Nutrients that induce biphasic insulin release, such as glucose and leucine, provide acetyl-CoA and anaplerotic input in the β-cell. The first phase of release requires increased ATP production leading to increased intracellular Ca2+ concentration ([Ca2+]i). The second phase requires increased [Ca2+]i and anaplerosis. There is strong evidence to indicate that the second phase is due to augmentation of Ca2+-stimulated release via the KATP channel-independent pathway. To test whether the phenomenon of time-dependent potentiation (TDP) has similar properties to the ATP-sensitive K+ channel-independent pathway, we monitored the ability of different agents that provide acetyl-CoA and anaplerotic input or both of these inputs to induce TDP. The results show that anaplerotic input is sufficient to induce TDP. Interestingly, among the agents tested, the nonsecretagogue glutamine, the nonhydrolyzable analog of leucine aminobicyclo[2.2.1]heptane-2-carboxylic acid, and succinic acid methyl ester all induced TDP, and all significantly increased α-ketoglutarate levels in the islets. In conclusion, anaplerosis that enhances the supply and utilization of α-ketoglutarate in the tricarboxylic acid cycle appears to play an essential role in the generation of TDP.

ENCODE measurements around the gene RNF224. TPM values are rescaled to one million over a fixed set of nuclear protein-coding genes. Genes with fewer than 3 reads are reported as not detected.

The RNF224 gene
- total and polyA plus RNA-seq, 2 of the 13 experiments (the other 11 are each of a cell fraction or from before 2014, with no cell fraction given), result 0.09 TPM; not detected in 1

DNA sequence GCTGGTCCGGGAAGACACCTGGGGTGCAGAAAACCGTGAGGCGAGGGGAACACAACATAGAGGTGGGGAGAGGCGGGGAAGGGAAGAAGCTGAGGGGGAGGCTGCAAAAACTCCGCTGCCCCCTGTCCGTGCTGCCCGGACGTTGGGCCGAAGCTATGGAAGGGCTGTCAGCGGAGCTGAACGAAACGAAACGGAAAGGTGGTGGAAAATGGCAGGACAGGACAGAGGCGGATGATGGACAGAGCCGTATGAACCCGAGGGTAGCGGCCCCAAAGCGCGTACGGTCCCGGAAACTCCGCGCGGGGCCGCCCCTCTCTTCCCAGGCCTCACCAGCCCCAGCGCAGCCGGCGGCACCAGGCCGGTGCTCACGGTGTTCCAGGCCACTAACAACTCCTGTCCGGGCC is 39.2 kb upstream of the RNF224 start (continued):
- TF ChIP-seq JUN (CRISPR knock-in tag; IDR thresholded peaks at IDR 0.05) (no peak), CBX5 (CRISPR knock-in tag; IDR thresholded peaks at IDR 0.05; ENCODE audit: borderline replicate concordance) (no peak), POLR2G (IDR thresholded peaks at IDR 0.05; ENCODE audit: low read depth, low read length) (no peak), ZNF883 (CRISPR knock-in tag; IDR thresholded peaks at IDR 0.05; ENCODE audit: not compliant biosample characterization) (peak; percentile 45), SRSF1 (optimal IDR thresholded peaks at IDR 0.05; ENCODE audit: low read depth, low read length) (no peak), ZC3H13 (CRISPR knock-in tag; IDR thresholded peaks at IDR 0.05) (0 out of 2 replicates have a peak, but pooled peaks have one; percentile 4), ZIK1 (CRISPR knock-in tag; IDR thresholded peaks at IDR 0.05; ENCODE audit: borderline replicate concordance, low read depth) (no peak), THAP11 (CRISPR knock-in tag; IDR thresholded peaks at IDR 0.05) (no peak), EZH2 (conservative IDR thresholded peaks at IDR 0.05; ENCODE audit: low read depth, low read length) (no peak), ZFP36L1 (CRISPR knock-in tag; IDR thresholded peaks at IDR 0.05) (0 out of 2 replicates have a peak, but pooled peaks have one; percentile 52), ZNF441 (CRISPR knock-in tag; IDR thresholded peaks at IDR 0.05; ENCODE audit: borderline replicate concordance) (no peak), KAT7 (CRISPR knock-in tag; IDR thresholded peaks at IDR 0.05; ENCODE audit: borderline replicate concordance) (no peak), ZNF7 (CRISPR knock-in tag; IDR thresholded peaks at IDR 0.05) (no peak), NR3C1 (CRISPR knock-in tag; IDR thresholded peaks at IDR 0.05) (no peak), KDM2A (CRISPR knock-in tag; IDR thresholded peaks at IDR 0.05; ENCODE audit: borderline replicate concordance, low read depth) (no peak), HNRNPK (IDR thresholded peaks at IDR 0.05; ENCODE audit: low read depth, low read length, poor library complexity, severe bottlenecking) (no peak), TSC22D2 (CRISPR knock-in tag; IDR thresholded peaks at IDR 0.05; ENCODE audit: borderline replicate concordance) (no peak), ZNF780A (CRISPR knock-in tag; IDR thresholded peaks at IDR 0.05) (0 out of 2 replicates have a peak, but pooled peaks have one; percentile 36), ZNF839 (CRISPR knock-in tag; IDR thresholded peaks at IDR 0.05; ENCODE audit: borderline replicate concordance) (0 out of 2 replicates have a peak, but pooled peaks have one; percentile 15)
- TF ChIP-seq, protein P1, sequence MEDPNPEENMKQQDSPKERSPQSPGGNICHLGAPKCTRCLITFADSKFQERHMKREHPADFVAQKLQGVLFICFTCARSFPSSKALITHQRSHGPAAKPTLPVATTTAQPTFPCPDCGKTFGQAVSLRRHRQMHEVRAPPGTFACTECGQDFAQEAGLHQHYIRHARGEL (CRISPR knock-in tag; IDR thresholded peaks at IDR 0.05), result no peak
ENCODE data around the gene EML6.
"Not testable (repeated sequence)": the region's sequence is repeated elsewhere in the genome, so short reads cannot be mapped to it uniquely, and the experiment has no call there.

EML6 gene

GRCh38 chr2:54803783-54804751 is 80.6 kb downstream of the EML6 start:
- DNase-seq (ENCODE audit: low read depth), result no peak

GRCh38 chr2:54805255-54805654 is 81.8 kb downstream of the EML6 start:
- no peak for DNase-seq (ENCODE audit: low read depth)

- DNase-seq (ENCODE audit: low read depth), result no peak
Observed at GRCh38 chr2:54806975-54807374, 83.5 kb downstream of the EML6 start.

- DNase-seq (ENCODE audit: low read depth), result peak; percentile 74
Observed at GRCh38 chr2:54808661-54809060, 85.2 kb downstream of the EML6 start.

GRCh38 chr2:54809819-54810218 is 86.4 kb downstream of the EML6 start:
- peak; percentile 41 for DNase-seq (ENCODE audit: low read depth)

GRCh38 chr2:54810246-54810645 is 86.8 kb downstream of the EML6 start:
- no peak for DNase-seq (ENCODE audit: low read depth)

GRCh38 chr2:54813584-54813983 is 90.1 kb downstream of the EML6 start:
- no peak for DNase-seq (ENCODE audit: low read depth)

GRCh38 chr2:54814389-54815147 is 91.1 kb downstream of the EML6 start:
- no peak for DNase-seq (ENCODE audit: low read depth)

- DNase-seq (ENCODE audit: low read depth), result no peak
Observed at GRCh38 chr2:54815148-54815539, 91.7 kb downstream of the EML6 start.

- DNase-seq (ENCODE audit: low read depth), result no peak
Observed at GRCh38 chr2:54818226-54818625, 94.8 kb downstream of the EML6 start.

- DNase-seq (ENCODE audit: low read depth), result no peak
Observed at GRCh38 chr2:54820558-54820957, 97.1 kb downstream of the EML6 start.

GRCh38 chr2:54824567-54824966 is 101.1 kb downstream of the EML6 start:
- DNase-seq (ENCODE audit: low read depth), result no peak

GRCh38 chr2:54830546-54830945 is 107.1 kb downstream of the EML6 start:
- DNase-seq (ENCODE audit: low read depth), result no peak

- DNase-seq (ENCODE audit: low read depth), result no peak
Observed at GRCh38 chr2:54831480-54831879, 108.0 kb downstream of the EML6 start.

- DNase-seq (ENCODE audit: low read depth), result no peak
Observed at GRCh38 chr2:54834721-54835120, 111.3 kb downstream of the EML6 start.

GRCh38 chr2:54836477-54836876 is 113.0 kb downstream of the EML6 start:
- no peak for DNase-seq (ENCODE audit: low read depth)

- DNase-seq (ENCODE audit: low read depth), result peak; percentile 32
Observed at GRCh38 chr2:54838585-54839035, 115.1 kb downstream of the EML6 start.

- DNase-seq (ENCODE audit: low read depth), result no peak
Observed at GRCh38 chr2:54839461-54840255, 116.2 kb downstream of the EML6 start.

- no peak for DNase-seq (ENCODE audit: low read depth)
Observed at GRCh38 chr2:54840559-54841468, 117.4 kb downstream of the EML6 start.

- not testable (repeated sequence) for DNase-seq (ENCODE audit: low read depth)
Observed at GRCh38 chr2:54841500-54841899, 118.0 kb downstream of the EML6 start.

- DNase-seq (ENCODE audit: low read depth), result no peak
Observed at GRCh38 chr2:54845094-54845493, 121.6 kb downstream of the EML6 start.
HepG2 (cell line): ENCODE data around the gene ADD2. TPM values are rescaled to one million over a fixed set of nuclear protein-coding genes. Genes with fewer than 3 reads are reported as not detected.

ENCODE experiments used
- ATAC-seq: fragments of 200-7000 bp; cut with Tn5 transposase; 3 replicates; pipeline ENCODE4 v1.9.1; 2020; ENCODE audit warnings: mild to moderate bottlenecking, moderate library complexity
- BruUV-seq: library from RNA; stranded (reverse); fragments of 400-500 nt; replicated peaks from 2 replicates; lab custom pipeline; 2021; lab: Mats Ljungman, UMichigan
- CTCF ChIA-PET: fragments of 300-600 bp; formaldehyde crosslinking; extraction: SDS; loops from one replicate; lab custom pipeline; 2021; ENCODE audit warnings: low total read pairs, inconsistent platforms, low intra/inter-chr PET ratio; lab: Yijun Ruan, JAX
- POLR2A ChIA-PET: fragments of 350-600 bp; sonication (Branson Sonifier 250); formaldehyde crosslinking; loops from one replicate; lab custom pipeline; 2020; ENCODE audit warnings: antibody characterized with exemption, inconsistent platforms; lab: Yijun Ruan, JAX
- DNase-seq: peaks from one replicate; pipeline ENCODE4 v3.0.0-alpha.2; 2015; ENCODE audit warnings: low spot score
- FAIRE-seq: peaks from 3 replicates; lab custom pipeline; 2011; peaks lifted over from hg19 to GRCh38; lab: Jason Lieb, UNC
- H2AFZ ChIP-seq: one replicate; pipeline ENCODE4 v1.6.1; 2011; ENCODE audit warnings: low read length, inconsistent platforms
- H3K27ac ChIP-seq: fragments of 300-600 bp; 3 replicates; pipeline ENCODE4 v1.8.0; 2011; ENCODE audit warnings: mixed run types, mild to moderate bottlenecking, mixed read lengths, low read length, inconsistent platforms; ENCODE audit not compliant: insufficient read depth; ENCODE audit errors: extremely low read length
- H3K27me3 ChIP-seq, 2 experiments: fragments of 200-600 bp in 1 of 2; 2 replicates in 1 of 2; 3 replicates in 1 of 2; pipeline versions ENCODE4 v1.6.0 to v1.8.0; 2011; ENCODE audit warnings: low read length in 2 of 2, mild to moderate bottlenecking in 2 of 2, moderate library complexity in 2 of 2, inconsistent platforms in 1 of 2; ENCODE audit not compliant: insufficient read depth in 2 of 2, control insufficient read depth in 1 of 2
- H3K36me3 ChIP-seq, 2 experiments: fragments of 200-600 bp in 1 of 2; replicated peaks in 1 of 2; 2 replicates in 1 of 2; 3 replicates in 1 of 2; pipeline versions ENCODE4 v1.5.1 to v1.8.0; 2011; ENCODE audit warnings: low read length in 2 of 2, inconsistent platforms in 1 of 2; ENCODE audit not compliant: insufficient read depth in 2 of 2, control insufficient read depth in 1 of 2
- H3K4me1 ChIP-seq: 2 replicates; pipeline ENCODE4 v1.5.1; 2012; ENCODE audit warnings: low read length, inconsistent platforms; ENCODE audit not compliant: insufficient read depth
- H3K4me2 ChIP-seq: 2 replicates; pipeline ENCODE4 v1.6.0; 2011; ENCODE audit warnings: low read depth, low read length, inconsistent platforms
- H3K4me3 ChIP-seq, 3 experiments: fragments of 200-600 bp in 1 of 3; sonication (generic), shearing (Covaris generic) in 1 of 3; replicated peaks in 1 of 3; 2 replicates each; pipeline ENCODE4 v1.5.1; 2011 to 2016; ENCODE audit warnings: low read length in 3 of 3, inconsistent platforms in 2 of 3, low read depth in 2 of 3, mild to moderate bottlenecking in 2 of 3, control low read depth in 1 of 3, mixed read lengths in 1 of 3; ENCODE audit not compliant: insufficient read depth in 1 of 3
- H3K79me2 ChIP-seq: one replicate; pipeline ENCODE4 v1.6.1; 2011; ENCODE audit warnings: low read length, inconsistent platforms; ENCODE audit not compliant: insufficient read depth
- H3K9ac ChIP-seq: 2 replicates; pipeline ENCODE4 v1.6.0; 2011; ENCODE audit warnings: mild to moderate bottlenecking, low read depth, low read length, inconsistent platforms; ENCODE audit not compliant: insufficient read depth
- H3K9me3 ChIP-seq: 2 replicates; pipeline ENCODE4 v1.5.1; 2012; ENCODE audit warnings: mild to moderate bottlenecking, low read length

|Journal||American Journal of Physiology - Endocrinology and Metabolism|
|Issue number||5 50-5|
|State||Published - Nov 2004|
- Insulin secretion